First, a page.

Montreal, June 21, 2011 -- Today, Montrealer Jaggi Singh, a member of the Anti-Capitalist Convergence (CLAC), was sentenced for "inciting" people to tear down the G20 security fence in Toronto. Last April 28th, he pleaded guilty to "counselling" to tear down the illegitimate fence that shielded the heads of state of the G20 from popular rage on June 26th and 27th, 2010 in Toronto. The Crown has asked the judge to impose an exemplary sentence of six months' imprisonment, while admitting that no sentence, even the harshest, could make Jaggi change his political views. The stated purpose of this extremely severe sentence, in the words of Crown counsel, is "to send a clear message" to other activists. Jaggi's lawyer, Peter Rosenthal, asked the Court to impose a token fine of $10.
On Tuesday, Jaggi Singh was served a 60 to 90-day prison sentence, but the sentence was suspended. Jaggi was condemned to 75 hours of community service, 12 months of probation, and continues to have non-association with his former co-defendants. The no-demonstration ban, under which he has been subjected for almost a year, was upheld, but modified so that he must leave a demonstration if it is declared illegal or not peaceful.
Seventeen others, including another Montrealer and member of the CLAC, still face conspiracy charges and are held hostage by completely undemocratic bail conditions, such as not being able to participate in "public events". The preliminary hearing in the conspiracy case will begin on Sept. 12 and will go for 11 weeks. The trial itself will likely not take place until autumn 2012.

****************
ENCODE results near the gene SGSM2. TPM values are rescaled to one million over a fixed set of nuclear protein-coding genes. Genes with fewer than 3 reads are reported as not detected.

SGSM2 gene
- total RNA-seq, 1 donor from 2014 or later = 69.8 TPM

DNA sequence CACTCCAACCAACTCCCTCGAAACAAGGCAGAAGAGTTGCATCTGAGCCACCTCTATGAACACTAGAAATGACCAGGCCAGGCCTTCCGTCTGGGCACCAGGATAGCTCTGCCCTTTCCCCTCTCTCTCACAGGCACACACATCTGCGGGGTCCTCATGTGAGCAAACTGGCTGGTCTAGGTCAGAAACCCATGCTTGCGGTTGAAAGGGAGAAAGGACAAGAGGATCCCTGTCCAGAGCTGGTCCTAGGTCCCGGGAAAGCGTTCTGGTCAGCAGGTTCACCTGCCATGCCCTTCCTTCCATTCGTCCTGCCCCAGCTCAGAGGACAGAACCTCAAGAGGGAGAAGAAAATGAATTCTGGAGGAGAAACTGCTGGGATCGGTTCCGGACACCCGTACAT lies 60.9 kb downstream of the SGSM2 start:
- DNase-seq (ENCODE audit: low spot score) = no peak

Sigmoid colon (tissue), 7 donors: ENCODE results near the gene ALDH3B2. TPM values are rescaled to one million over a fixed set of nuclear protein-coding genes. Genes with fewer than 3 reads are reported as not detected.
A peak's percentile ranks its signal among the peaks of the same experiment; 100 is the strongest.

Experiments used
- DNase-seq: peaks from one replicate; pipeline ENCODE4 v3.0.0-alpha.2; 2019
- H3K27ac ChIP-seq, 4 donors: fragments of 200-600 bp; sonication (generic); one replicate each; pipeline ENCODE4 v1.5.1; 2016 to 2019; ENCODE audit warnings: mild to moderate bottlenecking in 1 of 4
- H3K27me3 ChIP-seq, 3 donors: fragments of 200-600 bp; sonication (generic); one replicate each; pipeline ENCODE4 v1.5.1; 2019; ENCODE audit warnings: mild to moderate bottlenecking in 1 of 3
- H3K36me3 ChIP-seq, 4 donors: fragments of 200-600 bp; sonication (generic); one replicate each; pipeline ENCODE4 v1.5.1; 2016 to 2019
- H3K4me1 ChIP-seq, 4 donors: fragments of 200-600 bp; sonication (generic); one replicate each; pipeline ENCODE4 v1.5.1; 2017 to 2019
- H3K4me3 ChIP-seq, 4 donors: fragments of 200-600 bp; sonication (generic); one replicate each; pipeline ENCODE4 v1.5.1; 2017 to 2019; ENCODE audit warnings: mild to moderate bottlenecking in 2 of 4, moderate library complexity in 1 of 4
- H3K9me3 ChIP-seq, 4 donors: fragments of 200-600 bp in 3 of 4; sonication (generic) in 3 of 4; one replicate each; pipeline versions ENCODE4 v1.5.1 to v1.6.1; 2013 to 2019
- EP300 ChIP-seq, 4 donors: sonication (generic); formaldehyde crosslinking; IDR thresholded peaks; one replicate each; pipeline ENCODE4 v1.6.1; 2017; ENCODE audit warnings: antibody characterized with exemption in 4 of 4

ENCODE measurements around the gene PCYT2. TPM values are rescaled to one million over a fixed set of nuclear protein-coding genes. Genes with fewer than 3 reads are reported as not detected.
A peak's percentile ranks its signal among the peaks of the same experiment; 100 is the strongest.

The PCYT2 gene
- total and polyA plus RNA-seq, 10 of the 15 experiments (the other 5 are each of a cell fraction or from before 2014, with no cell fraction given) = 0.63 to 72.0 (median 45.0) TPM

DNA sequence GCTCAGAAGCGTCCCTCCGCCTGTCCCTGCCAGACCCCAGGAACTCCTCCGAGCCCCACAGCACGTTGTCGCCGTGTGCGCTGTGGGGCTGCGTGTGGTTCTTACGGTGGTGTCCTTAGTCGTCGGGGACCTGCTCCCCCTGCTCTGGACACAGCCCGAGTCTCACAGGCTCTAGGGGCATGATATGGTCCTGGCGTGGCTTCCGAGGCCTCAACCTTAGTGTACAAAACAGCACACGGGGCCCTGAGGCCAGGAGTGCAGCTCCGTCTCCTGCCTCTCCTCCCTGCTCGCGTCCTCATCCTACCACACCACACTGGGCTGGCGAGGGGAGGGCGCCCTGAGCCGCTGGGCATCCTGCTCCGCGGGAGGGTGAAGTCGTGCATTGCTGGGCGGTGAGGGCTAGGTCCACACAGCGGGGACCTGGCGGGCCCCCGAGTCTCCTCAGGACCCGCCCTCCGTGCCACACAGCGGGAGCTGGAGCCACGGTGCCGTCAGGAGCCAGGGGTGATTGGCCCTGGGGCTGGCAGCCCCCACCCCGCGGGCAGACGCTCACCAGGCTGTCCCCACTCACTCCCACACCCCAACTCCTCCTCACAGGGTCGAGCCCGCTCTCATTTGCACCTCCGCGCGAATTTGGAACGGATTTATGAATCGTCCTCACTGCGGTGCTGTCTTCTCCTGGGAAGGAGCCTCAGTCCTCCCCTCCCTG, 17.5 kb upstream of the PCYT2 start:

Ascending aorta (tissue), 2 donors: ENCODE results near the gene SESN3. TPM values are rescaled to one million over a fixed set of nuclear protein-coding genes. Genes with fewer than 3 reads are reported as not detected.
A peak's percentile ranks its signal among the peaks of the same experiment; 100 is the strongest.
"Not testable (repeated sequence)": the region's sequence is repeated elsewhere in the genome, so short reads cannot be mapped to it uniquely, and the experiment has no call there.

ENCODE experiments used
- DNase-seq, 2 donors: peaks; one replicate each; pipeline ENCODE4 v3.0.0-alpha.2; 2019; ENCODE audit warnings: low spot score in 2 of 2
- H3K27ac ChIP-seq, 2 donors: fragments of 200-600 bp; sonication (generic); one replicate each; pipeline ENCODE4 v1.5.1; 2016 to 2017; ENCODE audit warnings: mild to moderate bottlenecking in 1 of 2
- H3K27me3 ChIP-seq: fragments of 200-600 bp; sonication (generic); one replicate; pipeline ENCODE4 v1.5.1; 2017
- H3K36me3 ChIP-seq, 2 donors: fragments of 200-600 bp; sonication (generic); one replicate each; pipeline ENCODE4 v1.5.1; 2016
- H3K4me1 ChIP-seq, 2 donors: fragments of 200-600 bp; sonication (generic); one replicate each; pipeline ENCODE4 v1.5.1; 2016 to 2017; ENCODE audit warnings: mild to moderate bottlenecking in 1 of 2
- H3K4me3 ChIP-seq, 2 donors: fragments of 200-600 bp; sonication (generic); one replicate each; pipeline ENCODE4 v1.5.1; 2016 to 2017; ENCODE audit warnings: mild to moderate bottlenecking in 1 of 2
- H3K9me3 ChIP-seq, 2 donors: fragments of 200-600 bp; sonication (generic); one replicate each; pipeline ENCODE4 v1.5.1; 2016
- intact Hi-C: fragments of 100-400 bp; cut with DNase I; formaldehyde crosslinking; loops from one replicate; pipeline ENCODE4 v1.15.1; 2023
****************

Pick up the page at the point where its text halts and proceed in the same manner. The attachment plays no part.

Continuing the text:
Let's not forget that $664 million was spent on security, as well as the organization and hosting of the G8 and G20, while one in 10 Canadians live below the poverty line! Sheila Fraser, in the Auditor General's report, found that $50 million was diverted to the constituency of Minister of Industry Tony Clement for projects having little or nothing to do with the summit. Yet, no member of the Harper government is being brought to court or risks imprisonment for having robbed public funds. In contrast, dozens of demonstrators, including five in Quebec, still face draconian bail conditions and in most cases, risk long prison sentences for simple mischief charges.
Similarly, impunity prevails as the police who participated in the political repression are totally protected while numerous reports expose the systematic human rights violations that took place during the G20 Summit in Toronto. Civil rights organizations continue to call on the Harper government to be accountable for the near 1,100 arbitrary and unjustified arrests made by the police.
A year later, the judicial circus targeting political opponents continues while police crimes go unpunished. In light of the rising tide of conservatism, cutbacks in social programs and services will increase in the coming years at the same rate as the repression of social movements. But as long as injustice prevails, we continue to take to the streets to confront the capitalist profiteers and governments that are on their payroll!
CLAC-Montréal // Convergence des luttes anti-capitalistes
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